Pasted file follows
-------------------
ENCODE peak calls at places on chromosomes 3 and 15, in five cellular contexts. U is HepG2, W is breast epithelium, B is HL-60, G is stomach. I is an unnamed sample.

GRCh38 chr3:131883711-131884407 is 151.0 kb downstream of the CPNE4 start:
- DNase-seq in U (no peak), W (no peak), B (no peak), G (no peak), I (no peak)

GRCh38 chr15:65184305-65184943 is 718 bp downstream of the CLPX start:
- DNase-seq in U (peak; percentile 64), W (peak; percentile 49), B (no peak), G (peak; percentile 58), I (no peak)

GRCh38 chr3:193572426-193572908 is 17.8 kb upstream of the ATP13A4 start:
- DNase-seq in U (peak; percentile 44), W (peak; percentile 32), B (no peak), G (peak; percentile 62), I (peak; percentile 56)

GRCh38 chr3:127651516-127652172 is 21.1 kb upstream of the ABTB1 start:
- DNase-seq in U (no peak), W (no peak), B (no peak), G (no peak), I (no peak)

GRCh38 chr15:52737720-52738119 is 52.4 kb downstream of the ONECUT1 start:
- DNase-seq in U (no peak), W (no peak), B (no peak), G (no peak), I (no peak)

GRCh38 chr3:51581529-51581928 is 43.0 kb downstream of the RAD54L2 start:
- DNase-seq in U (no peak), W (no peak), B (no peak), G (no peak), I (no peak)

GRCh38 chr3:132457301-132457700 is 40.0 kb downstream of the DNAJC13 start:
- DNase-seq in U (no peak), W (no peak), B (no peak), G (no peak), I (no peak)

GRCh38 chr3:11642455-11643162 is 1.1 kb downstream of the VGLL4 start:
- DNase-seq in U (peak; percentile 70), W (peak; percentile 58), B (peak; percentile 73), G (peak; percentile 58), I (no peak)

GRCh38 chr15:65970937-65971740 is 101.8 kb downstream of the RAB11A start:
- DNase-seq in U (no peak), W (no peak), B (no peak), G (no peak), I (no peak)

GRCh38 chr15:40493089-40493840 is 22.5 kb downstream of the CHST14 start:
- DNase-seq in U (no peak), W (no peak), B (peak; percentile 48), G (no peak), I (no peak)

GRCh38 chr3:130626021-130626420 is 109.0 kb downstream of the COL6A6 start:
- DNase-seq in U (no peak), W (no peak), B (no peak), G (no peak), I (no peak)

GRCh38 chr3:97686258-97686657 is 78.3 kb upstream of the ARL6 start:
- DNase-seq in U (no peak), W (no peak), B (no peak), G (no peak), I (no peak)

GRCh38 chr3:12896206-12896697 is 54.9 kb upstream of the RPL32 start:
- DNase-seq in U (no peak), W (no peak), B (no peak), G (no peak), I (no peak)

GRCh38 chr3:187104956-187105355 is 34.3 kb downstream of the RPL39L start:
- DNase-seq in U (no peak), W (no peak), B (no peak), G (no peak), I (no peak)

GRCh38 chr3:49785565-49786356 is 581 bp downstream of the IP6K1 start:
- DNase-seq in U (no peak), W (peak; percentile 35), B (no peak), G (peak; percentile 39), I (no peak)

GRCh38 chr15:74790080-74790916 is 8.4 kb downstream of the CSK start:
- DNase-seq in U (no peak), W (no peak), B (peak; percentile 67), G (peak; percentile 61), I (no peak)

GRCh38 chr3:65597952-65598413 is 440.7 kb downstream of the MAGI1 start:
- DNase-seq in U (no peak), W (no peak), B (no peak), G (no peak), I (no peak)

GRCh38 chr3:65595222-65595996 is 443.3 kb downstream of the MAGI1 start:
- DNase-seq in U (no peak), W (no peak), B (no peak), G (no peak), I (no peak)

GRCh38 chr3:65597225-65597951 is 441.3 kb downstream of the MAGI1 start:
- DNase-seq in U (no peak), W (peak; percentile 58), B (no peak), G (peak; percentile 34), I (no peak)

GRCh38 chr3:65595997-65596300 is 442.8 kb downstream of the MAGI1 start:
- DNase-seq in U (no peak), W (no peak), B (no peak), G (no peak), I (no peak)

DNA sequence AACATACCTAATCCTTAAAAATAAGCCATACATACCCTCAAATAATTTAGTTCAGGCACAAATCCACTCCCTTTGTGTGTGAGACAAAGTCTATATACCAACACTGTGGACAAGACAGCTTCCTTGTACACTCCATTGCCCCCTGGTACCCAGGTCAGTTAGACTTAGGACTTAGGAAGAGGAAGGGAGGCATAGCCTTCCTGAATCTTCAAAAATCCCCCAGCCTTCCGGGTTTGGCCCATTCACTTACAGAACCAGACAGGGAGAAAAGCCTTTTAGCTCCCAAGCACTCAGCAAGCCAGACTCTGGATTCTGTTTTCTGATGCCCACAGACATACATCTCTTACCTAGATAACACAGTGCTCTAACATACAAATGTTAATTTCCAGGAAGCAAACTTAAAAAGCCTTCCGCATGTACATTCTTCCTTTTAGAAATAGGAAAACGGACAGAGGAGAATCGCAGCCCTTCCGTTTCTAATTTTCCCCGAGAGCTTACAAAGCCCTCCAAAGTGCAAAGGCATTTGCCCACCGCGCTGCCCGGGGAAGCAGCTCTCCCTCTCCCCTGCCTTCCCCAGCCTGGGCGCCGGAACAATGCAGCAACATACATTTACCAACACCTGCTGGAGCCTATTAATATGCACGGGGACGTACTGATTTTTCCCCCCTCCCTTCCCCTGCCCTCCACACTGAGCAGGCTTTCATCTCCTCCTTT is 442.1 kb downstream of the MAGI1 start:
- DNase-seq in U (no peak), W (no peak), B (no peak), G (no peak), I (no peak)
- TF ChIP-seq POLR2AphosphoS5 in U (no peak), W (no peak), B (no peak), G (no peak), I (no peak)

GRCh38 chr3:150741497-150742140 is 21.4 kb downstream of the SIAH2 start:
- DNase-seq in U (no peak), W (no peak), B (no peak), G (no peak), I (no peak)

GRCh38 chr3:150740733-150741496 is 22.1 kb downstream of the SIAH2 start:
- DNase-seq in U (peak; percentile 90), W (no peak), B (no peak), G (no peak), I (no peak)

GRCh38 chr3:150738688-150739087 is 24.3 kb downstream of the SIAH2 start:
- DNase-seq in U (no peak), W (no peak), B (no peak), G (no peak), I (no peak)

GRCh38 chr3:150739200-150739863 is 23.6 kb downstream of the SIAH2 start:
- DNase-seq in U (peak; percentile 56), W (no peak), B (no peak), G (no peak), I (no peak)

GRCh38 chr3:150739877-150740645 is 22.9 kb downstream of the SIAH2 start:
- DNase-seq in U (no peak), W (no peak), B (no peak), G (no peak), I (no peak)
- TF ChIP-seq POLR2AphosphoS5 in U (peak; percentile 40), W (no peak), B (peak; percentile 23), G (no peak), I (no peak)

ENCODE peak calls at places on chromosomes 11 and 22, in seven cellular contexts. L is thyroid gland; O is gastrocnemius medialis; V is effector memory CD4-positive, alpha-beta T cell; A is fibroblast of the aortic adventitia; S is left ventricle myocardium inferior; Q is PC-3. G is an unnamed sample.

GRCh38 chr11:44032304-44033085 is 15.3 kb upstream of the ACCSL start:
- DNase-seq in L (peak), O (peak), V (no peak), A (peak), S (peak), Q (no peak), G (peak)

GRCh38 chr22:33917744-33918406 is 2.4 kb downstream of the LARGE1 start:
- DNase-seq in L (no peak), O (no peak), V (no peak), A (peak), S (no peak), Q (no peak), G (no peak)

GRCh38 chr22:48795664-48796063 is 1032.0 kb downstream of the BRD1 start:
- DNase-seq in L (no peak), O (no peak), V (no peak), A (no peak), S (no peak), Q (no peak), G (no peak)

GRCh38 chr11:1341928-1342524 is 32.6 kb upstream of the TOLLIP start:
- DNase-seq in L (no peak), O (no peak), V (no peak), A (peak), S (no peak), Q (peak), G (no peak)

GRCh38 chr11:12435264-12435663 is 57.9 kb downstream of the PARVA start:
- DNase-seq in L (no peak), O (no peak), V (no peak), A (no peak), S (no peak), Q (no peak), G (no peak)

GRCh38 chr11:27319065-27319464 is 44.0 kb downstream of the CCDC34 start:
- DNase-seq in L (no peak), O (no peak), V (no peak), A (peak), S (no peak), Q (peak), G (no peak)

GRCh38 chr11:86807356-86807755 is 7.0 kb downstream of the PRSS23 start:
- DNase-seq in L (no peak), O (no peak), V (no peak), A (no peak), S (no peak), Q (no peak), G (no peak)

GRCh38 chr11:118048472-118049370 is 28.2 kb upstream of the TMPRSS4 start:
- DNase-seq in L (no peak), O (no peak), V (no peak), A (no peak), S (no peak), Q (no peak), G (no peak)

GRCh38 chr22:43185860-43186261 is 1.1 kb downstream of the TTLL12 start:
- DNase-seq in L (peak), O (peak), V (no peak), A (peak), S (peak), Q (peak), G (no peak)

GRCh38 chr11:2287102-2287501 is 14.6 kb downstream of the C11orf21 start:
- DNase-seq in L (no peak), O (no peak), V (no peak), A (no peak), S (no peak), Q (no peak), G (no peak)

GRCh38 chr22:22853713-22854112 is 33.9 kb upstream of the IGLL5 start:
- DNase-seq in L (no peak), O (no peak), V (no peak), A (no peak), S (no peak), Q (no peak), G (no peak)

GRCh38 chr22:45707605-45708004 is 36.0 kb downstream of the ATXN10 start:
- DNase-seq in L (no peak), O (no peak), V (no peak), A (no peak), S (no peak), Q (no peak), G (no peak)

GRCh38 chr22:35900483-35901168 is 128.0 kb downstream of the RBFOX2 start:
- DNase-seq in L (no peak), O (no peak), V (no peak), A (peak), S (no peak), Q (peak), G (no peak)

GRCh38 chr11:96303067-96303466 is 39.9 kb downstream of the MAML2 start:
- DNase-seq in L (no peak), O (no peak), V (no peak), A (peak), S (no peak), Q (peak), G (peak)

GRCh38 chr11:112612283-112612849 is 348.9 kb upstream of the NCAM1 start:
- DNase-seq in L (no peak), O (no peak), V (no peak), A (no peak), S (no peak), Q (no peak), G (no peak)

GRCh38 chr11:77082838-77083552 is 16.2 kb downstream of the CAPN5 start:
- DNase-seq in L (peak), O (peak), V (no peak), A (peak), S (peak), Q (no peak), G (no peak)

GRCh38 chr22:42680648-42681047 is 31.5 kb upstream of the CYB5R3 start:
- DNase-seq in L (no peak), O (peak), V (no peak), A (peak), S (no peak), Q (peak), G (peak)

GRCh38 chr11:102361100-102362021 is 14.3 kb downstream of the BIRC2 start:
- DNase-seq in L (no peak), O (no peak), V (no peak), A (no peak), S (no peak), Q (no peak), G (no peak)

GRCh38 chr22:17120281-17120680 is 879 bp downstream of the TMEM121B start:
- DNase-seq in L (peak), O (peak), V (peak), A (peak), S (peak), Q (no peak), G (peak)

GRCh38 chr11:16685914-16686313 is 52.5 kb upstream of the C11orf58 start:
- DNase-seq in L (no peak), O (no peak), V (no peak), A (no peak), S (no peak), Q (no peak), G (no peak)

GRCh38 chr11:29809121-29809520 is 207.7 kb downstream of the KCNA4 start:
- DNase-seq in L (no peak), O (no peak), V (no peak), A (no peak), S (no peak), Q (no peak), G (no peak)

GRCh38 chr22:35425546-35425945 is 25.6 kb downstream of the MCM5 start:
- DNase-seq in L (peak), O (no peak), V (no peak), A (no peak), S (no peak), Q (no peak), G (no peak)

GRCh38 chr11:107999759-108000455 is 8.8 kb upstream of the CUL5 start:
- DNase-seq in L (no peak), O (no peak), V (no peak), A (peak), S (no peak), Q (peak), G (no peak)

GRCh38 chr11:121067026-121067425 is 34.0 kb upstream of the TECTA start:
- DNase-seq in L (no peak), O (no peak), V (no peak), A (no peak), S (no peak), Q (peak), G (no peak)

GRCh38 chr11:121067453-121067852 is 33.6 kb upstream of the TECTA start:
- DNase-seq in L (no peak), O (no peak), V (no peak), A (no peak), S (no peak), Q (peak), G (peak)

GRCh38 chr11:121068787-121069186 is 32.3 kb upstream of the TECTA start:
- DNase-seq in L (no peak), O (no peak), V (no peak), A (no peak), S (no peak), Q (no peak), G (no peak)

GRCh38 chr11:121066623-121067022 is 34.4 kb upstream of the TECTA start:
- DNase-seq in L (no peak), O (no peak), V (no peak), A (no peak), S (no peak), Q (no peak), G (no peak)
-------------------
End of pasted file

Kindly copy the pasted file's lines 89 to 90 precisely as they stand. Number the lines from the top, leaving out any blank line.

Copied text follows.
GRCh38 chr22:42680648-42681047 is 31.5 kb upstream of the CYB5R3 start:
- DNase-seq in L (no peak), O (peak), V (no peak), A (peak), S (no peak), Q (peak), G (peak)